- Back pain has become relatively common among people recently diagnosed with COVID-19.
- Three COVID-19 patients told Insider the symptom resembled intense period cramps, kidney stones, or muscle spasms.
- Back pain could offer clues about whether Omicron attacks the body differently than other variants.
Noeleen Lynch has had a sore back on and off throughout her life. When the pain resurfaced in early February, she didn't think much of it. She took some painkillers and went out to celebrate her husband's birthday, but the sensation, which felt like a persistent muscle spasm, kept getting worse.
Two days later, she tested positive for COVID-19.
Lynch, a 37-year-old charity director in Belfast, Northern Ireland, developed other symptoms as well, including fatigue and brain fog — but the back pain was by far the worst.
"It was awful," she told Insider, adding, "It really limited my mobility."
She struggled to get into and out of bed or walk down the stairs. She couldn't lift her young children, ages 2 and 4. A few days into her illness, she sat up from her chair after an important meeting, paralyzed with pain. Her husband had to guide her to the sofa.
Back pain wasn't a common COVID-19 symptom before the Omicron wave. Now it ranks among the variant's top 20 symptoms according to the Zoe COVID Symptom Study, which uses a smartphone app to log how hundreds of thousands of people are feeling every day across the UK. In a video on February 10, the study's principal investigator, Tim Spector, said around 20% of people with Omicron reported back pain. Spector also experienced back pain firsthand during his COVID-19 illness in February.
Insider spoke with two other people who attributed their recent back pain to Omicron. Both of them, like Lynch, had received three COVID-19 shots.
Alaina Bartel, a 29-year old writer and editor in Cleveland, Ohio, described excruciating back pain in January, around the same time as her COVID-19 diagnosis.
"I had a kidney stone two years ago and it was really similar to that," she said, adding, "I couldn't breathe, really, because it hurt so bad."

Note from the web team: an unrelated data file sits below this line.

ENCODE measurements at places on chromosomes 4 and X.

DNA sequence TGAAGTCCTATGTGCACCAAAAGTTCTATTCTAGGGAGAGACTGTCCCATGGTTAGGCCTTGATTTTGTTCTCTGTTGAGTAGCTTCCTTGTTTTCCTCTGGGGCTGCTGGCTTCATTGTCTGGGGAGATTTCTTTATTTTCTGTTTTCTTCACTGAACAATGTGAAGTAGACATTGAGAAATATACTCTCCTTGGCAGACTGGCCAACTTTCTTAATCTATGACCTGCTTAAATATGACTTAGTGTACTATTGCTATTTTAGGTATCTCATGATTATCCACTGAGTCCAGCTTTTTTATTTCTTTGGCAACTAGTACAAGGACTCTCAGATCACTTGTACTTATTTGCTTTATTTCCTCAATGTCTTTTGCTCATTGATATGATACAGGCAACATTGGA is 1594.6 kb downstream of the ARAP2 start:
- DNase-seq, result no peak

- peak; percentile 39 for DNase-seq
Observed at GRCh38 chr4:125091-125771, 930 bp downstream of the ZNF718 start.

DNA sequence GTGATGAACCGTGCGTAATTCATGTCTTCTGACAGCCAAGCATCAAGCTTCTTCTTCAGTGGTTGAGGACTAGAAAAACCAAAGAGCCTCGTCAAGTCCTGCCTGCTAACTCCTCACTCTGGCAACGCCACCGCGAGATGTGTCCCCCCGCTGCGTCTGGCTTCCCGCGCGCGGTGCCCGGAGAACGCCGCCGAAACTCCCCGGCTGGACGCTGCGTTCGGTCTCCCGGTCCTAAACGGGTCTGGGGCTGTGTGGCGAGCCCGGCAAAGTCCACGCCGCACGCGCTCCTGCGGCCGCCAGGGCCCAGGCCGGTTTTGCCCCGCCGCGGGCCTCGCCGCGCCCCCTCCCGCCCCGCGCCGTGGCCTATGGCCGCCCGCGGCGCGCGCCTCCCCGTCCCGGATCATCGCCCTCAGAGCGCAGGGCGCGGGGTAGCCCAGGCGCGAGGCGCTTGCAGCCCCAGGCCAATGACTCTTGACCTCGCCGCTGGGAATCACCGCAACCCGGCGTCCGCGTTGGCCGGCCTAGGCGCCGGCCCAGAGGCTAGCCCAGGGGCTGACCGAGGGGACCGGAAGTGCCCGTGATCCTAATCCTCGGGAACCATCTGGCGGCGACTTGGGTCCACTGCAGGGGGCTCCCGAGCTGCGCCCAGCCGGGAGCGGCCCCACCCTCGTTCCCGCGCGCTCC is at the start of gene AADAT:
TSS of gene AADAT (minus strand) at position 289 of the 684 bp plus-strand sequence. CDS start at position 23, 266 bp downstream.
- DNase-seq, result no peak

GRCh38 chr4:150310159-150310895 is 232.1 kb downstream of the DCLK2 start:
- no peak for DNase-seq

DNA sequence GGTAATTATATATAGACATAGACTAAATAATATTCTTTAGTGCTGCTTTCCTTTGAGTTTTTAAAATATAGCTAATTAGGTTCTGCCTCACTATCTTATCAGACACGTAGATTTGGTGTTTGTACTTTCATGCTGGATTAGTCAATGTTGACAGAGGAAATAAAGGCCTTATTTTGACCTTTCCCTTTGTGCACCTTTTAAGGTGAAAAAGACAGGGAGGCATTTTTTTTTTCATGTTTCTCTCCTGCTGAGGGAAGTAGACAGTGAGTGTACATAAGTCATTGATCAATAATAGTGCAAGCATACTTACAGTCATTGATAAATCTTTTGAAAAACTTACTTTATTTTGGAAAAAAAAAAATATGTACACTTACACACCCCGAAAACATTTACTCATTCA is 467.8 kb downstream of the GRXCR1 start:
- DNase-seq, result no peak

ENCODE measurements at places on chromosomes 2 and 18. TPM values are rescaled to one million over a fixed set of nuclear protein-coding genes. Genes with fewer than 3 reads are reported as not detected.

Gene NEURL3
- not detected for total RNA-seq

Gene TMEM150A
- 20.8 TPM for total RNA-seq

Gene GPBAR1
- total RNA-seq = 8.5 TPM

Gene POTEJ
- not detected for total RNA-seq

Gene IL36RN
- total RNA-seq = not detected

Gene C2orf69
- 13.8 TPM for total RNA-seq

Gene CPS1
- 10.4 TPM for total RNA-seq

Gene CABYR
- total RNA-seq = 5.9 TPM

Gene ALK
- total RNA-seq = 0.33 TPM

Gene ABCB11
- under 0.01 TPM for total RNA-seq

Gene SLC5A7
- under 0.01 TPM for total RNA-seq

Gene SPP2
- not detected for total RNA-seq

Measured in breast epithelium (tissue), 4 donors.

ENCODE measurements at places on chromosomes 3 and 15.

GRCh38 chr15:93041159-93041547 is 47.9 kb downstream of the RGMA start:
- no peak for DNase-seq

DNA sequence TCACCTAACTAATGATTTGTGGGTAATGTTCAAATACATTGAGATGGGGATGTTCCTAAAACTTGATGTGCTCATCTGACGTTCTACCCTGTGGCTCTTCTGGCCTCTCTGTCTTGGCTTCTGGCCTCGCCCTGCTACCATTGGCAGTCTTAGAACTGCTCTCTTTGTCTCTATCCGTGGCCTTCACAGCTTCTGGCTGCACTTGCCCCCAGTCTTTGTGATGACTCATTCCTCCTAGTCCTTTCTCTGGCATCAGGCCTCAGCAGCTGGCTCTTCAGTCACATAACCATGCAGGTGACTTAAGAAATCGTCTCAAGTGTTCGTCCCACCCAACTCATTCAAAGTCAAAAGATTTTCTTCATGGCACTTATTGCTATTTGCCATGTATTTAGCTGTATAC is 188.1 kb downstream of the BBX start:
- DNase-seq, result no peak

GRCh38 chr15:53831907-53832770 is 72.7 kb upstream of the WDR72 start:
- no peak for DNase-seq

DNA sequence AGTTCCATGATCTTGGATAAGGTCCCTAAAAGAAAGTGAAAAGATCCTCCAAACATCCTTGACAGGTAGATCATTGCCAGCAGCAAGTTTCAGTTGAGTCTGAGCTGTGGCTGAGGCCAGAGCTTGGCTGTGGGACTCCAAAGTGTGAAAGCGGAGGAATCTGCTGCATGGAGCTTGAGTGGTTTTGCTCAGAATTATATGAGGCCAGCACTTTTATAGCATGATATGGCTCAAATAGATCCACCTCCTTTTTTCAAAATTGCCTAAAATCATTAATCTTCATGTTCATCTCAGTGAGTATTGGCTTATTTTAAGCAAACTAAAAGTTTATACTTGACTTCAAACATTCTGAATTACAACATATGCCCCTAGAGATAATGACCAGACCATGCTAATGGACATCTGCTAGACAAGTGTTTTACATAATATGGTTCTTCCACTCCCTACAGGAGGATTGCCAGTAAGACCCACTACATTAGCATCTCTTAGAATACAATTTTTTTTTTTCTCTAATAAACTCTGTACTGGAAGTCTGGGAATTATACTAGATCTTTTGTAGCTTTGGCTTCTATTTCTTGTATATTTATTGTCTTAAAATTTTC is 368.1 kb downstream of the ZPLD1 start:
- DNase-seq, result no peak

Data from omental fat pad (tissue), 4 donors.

Bartel considered checking into the emergency room, she said, but the intense pain resolved after about 15 minutes. She continued to have dull pain for another few days, she said.
Katie Ferrari, a 33-year-old teacher in Oakland, California, also developed back pain roughly one day before testing positive for COVID-19 in December. She likened the sensation to period cramps or doing kettlebell swings with poor form, "but a little more intense."
Doctors aren't sure why back pain is more common with Omicron, or how long it lasts
Doctors aren't sure why back pain is more commonly reported with Omicron than with prior variants like Delta.
It may be a numbers game: Omicron causes more infections than other variants, so it's likely to produce a broader range of symptoms. Doctors and patients may also be paying closer attention to milder symptoms than they were at earlier points in the pandemic, when vaccines weren't available and COVID-19 cases tended to be more severe.
But Omicron could also attack the body in unique ways.
Dr. Peter Whang, an associate professor in the Yale Department of Orthopaedics and Rehabilitation, said back pain among COVID-19 patients is more akin to a muscle ache than a compressed nerve. It often appears out of the blue, he said, in tandem with other viral symptoms.
"Certainly there could be something inherent to Omicron that makes it more likely to affect the musculoskeletal system," he said, adding, "But we just don't have that understanding at this point."
Some COVID-19 patients with back pain may be experiencing a flare-up of an existing problem, like arthritis or generalized back pain from sitting too long at the computer. Viral infections produce inflammation, which can exacerbate underlying health problems and generate new symptoms.
"If you're on a tight deadline and you're at your seat typing away for eight hours, you're going to have back pain," Whang said. "I think all of us can agree that, for the most part, our activity level may not have been the same as it was before the pandemic — and obviously Omicron came on later on in the pandemic."
All three people who reported back pain to Insider said the symptom has either improved or completely resolved since their illness started. Bartel said she took pain medication for a few days, but is feeling "100% better" now. Ferrari doesn't have any lingering physical symptoms, either — though she said her depression has gotten worse after having COVID-19.
Lynch said her back pain still persists after several weeks, but she's a lot more mobile now. She credits her improvement to seeing a physical therapist, who is helping stretch out her muscles.
"It was pretty debilitating when it lasted," she said of the spasm-like pain. "Thankfully, it's gone."